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The threat could be external or internal, a malicious hacker or a busted water pipe. Your core business functions could make you a prime target for sabotage, or your office could sit squarely on a fault line. All organizations face threats. What separates the prepared from the unprepared? An IT disaster recovery plan.

An IT disaster recovery plan ensures that your assets and hardware (and especially your data) are protected in the event of a natural disaster or emergency. A good plan also goes further than that, streamlining the steps to help your entire organization get back up and running as quickly as possible. Are you ready for a worst-case scenario? We’ve outlined the critical elements every IT disaster recovery plan should include.

Have a disaster recovery team in place year-round.

Nobody can predict when a disaster will strike. That’s why it’s important to identify team members who will prepare the disaster recovery plan and take charge in an emergency. Each person should have clearly defined roles and responsibilities, with up-to-date contact information for any time of day (with backup personnel in place, too). It’s good practice to also include your cloud service provider as part of your disaster recovery team.

Assess your organization’s disaster risks.

If your physical location (or data center) is not located near the ocean, your risk of damage by hurricane is quite minimal, but there are myriad natural disasters, man-made emergencies, and technology failures that can make an impact. Each may have a slightly different recovery strategy, so it’s best to imagine these varying scenarios before they occur.

Take inventory of your hardware, software, and system infrastructure.

Prepare exhaustive documentation of all hardware (like servers, computers, and wireless devices), software, and systems your organization relies on for daily operations. Couple entries with vendor technical support contacts. Prioritize which applications should be recovered first, like payroll and payment processing. Be proactive by suggesting the placement of physical equipment off the floor, away from windows, and in secure locations.

Specify data redundancy and off-site storage measures.

Organizations have different data priority levels. Each level (high, medium, and low) will need a specific plan for how the data is kept, stored, and backed-up to ensure mission-critical information is always available. Instant data accessibility is enabled by cloud-based backups (ideally located in a different geographic region, so as not to be effected by the same disaster).

When you can, automate.

Cloud computing allows for much of the disaster recovery process to be automated, from failover to failback operations. This reduces the load on critical team members to perform tedious tasks, minimizing downtime and speeding-up the recovery process. Data continuity and business resiliency is a critical aspect of organizational preparedness.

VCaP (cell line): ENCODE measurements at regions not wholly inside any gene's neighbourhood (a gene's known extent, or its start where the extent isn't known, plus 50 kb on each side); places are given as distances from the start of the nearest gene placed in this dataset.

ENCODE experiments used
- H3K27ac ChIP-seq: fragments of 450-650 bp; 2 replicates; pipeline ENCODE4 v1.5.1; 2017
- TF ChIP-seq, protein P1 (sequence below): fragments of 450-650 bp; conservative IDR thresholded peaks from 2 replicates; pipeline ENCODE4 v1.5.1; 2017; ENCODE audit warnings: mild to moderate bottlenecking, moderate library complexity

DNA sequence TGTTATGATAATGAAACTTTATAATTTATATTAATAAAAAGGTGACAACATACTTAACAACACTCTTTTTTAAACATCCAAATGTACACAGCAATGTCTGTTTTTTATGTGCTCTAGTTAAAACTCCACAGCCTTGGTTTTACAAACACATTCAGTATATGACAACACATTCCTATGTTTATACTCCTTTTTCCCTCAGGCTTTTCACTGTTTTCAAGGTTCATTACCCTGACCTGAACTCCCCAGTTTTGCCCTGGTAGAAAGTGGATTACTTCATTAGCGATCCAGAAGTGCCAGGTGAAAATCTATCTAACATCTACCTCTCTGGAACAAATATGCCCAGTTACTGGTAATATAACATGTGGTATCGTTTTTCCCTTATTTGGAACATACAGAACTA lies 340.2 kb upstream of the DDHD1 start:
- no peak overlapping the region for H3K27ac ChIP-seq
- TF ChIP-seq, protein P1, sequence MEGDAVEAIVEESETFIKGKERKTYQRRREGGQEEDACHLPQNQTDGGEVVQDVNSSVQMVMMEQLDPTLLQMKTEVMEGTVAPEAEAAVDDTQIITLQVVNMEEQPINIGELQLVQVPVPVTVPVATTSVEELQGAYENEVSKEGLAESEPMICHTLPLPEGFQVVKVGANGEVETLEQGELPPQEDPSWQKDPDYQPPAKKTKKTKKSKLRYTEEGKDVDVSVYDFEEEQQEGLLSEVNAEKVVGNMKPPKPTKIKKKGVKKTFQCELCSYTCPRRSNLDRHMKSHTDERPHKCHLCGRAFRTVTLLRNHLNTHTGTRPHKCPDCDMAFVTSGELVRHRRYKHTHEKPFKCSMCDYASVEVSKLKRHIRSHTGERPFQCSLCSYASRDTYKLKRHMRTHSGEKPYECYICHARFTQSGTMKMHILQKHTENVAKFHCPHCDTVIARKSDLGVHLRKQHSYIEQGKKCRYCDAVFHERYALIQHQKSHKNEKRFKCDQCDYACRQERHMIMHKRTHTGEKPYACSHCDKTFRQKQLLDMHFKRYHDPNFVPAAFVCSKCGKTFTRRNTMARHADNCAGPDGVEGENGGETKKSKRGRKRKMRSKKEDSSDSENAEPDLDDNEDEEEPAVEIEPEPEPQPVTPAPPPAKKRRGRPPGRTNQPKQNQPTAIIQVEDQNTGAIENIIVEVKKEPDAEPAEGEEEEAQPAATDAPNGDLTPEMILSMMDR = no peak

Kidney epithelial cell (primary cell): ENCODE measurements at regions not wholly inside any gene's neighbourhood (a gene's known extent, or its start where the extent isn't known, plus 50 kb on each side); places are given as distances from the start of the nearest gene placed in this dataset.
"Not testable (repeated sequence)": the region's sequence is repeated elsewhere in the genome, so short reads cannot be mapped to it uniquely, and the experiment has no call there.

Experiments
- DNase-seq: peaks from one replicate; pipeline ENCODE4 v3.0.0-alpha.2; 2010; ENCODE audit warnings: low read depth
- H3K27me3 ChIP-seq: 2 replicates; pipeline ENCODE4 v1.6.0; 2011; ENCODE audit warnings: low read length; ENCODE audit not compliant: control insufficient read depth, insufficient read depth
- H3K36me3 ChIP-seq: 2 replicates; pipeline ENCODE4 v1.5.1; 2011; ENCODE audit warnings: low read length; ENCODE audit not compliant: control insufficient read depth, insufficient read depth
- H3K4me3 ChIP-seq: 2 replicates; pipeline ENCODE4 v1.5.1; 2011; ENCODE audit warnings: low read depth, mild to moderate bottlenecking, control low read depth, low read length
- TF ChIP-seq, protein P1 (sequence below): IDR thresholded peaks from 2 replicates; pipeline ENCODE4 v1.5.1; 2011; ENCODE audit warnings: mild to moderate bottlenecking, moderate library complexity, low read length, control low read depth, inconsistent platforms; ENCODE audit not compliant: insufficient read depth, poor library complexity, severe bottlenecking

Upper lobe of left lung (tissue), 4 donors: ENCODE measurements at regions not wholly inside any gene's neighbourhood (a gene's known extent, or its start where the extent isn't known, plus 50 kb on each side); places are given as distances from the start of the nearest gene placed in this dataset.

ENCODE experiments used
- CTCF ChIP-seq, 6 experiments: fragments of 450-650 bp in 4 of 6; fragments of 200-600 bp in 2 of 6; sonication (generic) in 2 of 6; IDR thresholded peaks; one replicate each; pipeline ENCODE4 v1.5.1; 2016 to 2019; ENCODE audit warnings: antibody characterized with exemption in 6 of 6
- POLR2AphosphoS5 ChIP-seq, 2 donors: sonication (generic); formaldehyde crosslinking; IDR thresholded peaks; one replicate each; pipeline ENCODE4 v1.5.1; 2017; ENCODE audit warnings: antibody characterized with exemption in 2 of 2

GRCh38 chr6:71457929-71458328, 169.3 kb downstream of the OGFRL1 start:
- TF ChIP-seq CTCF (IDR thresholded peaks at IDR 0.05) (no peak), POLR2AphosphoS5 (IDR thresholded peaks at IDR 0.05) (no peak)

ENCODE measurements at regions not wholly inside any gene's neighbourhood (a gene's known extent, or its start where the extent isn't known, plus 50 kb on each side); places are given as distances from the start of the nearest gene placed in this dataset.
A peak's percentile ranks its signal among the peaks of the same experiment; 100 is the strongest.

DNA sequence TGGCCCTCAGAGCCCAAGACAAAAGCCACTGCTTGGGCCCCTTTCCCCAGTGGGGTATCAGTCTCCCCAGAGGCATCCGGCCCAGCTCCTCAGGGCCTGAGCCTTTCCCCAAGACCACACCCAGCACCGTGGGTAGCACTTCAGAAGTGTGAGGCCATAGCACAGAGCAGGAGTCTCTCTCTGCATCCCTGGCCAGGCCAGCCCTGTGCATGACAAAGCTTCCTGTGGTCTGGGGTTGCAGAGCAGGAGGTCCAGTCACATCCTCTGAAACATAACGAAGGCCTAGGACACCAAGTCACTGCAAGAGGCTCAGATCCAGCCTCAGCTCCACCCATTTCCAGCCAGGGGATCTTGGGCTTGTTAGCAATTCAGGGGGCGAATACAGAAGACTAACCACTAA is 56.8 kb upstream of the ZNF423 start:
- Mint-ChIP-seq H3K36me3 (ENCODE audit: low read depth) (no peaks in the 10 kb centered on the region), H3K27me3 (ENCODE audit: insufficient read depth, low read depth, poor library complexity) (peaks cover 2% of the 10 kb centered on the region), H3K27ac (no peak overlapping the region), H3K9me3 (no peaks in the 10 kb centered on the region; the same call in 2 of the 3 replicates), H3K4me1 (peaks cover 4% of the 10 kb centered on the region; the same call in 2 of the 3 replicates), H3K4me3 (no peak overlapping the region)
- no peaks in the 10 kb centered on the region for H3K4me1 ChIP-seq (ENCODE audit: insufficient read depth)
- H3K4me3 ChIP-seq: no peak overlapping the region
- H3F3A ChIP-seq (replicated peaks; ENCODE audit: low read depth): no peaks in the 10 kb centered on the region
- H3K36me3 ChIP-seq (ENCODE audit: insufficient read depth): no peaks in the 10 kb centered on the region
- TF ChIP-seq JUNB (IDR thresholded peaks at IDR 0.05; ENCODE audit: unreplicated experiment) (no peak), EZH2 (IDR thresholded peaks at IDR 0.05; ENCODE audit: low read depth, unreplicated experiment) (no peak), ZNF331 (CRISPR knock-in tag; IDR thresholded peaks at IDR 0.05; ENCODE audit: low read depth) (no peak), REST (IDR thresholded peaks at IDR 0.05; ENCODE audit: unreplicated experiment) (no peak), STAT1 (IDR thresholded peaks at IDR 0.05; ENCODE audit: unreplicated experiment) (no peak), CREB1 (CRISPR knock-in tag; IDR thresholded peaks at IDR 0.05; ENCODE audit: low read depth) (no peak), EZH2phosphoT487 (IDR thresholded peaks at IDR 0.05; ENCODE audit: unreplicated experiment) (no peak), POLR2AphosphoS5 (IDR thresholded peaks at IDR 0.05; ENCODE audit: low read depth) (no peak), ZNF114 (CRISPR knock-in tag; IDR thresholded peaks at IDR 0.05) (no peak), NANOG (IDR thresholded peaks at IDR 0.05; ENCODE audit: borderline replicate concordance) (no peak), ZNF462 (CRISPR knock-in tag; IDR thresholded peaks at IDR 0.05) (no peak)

What is your tolerance for downtime?

A recovery point objective (RPO) and recovery time objective (RTO) should be defined for every set of applications or data priority level. These determine how long your business can operate without access to key information or infrastructure. Set the tightest objectives (as close to zero as possible) for the systems your business can’t survive without. Your disaster recovery plan should focus on restoring these first.

Communicate openly, honestly, and frequently.

An intelligently designed communications plan is an essential element of successful disaster recovery. How will you communicate with employees, customers, and stakeholders – immediately as the disaster unfolds and ongoing during the recovery process? Who will take point on regular updates? What if you don’t have access to your usual communication channels or vehicles? These questions should be addressed in your plan.

Prepare a space where employees can go during an emergency.

If your primary office or business location is unavailable, you’ll need to pinpoint where employees should report, while also ensuring they have the right equipment, space, and communication tools on-hand to continue their work. Many organizations can rely on employees teleworking from home; others cannot. Make sure everyone in the organization is familiar with where to go and how to access your information systems from a different location.

Test, then update your plan and test again.

Any number of steps in your IT disaster recovery plan can fail in some way. It’s important to regularly test your plan against several scenarios, including unreliable internet connections, out-of-date contacts, newer versions of software, or complete communications blackout. Continual evaluation, recalibration, and optimization of the plan is crucial to being fully prepared when a real disaster is at hand.

No IT disaster recovery plan is ever perfect for the eventual scenario that will arise, but the important point is to keep making it better, faster, and more comprehensive. Even the above steps are by no means exhaustive. You’ll need to work with your organizational leaders and cloud technology specialists to prepare a unique plan that suits your mission needs, especially as threats and potential disasters evolve.

Through it all, GovDataHosting is here to help. Rather than scrambling to pick up the pieces, tackle the risk of a potential disaster head-on with a well-thought-out business continuity and disaster recovery plan, aided by our leading cloud technology specialists for high impact systems and data.

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